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Former Premier Brad Wall says biggest challenge in Canadian Agriculture is Justin Trudeau

Brad Wall has enjoyed his move from politics to ranching in the Cypress Hills.

He served as the MLA for Swift Current from 1999 to 2018, was acclaimed as leader of the Saskatchewan Party in 2004, and was first elected as premier in 2007.

"It's been a blessing. I mean, I got to do my dream job for 10 years. If someone would have told me at the end of that, when I knew it was time for renewal for the government, and for even for me. That I would enjoy whatever came next as much or even more than that job, I would have thought now that's probably not right, but sure enough, that's what's  happened."

After leaving politics, he set up a consulting business and moved to the Cypress Hills, where he set up a partnership with his son Colter in a yearling operation. He's enjoying life riding through the hills, spending time in the saddle and working cattle with his neighbors and area ranchers. 

"For a want to be cowboy, I've made sure to try to get invited to as many cow moves, brandings, weaning activities, and just really, really enjoying it. Enjoying the people, making so many new friends, and being sort of more on the front line of agriculture than I was in my old job, certainly."

After five years of drought in his area, he's thankful to finally see some moisture, noting that along with that, we've seen strong cattle prices, which has resulted in a lot more optimism in the agriculture sector.

"I think we should feel confident about Saskatchewan agriculture and Western Canadian agriculture right now. We still are growing what the world wants.  We're still going to be subject to cycles, but you know we have potential to see the continued increase in exports that we've seen in so many crops, especially in the newer markets like Asia. We've seen new markets open up and get stronger, and stronger for pulses or oilseeds and that's very positive. And including for cattle in some markets that were previously closed to beef."

He notes that despite the optimism in the agriculture industry, issues like the carbon tax and the changes in the capital gains inclusion rate are a key concern.

"It's a concern for me. These are two issues I think the other thing that modern agriculture, that Western Canadian agriculture has is to be wary of these non government agencies that aren't maybe in favor of modern agriculture. Don't like what and how we go about things, especially for these NGO's. They targeted Canadian oil very successfully up to 15 years ago. We need to remember that Canada's oil and gas industry, which was successfully branded as dirty oil by these folks, amazingly so given how sustainably we approach that industry. But they were successful in that branding and we need to remember that the oil and gas is a cautionary tale for modern agriculture. We need to be vigilant, we need to be proactive in our communications and push back. And of course, when it comes to politics, we need to make it very clear the carbon tax and these capital gains tax changes are also not helpful at all for agriculture."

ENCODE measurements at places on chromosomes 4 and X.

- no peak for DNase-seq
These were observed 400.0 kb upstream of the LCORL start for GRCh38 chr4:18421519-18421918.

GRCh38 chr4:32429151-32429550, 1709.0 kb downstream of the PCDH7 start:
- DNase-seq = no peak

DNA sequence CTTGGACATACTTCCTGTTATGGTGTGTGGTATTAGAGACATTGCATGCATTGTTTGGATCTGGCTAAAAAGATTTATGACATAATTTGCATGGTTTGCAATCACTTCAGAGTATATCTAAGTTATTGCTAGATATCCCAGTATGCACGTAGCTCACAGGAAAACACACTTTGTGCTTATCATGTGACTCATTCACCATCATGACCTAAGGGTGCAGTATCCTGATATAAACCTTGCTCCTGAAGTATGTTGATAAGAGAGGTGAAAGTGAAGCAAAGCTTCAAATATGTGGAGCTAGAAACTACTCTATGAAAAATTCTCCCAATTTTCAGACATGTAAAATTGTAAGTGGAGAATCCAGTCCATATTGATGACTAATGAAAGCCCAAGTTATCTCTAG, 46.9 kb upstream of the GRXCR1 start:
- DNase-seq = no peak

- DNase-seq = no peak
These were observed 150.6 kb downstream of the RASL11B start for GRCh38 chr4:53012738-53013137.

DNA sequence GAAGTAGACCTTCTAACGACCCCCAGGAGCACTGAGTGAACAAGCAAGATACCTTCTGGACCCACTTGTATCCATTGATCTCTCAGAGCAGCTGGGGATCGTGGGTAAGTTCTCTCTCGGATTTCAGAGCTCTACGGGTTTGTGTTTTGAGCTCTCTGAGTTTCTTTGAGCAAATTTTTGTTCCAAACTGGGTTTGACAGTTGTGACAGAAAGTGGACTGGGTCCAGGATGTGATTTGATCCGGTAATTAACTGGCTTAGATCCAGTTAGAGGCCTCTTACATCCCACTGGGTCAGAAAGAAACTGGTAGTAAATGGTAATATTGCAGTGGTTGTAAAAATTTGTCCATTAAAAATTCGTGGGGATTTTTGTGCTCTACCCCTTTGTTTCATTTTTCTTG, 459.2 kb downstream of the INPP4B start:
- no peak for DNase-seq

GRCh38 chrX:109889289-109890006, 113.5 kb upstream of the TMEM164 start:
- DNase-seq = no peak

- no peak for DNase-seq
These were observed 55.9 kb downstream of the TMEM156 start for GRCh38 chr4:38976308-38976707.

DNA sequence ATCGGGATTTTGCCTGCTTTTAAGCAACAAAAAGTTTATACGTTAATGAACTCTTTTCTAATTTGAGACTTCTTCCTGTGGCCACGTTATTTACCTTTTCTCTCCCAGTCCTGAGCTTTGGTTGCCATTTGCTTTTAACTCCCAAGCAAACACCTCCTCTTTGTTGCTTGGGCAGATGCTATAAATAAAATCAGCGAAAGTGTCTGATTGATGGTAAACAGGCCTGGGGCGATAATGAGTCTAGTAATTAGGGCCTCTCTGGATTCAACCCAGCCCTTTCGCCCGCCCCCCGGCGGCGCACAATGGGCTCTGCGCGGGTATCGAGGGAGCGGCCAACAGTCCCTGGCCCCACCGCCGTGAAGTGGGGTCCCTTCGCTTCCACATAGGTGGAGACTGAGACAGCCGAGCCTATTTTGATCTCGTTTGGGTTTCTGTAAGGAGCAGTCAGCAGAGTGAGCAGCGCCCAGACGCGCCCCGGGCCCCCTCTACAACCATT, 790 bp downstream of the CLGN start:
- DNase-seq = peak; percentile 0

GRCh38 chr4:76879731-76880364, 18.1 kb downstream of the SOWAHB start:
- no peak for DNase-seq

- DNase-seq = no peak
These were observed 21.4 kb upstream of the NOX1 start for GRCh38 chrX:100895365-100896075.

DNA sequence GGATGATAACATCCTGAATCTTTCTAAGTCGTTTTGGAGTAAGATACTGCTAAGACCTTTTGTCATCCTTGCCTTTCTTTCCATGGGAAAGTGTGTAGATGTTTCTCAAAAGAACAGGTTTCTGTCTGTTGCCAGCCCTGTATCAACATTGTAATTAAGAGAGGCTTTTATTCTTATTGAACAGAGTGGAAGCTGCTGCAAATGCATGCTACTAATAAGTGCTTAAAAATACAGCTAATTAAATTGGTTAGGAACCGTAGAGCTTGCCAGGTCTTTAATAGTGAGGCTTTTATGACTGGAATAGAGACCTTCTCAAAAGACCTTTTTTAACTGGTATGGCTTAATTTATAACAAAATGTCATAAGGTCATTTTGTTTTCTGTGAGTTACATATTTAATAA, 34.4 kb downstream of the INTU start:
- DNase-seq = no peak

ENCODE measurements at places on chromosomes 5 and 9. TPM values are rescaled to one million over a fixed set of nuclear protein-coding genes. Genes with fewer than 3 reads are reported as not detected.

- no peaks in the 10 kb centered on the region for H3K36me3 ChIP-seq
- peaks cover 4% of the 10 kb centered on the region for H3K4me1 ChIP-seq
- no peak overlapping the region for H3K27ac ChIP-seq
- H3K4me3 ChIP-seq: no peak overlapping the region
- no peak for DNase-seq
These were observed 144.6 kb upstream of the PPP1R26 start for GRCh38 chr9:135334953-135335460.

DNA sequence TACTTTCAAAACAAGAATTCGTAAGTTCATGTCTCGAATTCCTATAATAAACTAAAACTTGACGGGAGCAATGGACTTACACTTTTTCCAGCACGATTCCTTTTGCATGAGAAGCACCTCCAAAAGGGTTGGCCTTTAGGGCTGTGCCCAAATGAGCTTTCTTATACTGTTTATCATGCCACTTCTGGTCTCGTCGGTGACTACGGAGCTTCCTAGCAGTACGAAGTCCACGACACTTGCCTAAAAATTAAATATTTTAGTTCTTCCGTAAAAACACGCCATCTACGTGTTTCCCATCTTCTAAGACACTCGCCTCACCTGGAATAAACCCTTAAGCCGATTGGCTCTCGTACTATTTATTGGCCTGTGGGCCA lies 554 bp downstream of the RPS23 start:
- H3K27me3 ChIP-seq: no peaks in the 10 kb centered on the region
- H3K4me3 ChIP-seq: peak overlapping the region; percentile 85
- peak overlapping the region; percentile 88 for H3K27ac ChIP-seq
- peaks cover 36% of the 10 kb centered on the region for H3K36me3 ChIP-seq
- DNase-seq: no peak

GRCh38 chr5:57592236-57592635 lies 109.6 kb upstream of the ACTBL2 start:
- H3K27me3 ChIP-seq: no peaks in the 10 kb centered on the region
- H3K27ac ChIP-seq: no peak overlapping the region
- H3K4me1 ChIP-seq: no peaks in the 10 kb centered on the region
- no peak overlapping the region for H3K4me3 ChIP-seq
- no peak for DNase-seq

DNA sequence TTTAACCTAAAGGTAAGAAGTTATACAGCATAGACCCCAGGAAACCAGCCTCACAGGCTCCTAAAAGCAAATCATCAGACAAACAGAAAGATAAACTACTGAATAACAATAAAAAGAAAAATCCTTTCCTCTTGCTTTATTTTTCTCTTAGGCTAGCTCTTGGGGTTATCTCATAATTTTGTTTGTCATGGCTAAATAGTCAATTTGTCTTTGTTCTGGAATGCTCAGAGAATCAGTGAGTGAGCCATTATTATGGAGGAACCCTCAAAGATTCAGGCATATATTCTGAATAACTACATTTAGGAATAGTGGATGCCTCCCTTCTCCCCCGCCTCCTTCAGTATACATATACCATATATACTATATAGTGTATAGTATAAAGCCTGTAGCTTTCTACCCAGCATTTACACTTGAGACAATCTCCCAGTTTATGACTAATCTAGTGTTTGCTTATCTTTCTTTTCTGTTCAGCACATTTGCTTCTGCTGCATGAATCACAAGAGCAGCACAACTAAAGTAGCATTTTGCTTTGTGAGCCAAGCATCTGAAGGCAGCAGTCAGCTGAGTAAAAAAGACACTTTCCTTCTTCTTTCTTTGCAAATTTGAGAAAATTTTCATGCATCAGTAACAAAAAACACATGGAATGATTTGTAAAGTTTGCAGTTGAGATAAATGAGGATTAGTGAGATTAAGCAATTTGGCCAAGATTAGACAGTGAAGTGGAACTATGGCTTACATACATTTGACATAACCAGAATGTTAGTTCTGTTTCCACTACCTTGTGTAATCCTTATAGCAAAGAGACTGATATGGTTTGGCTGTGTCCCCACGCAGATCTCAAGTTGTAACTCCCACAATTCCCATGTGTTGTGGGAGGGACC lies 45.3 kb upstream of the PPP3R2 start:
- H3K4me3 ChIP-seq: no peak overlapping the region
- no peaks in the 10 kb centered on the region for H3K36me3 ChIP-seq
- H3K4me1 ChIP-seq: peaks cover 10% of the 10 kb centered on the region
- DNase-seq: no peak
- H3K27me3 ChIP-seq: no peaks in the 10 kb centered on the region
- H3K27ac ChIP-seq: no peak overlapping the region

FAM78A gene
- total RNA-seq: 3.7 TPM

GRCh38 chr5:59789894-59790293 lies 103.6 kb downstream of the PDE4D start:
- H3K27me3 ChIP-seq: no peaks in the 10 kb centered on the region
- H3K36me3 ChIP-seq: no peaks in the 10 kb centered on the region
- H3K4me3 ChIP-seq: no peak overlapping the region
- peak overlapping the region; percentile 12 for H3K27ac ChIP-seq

He says producers, if they use their voices, can get the federal government's attention. Ultimately, the best way, to ensure that federal government policies are not anti-ethical to agricultural in this country is to vote for a government whose policies are, in fact, positive for agriculture.

"Western Canadians, by and large, are ready to vote for a change, but maybe not so much in central Canada just yet. So I think as much as we need producers and ranchers to communicate to their politicians, we also need them to communicate and their associations to communicate with other Canadians and tell them the impact on the farm and on the ranch of these policies."

He points out that in the prairies, we are fortunate to have provincial governments that are supportive of agriculture and open up new markets for our commodities, but when it comes to federal government, he doesn't see the same support.

"I think the biggest challenge is Justin Trudeau. That's what I would say. I think that federal government poses the biggest risk to Western Canadian industries, gas and oil are on the list, but certainly agriculture is on the list."

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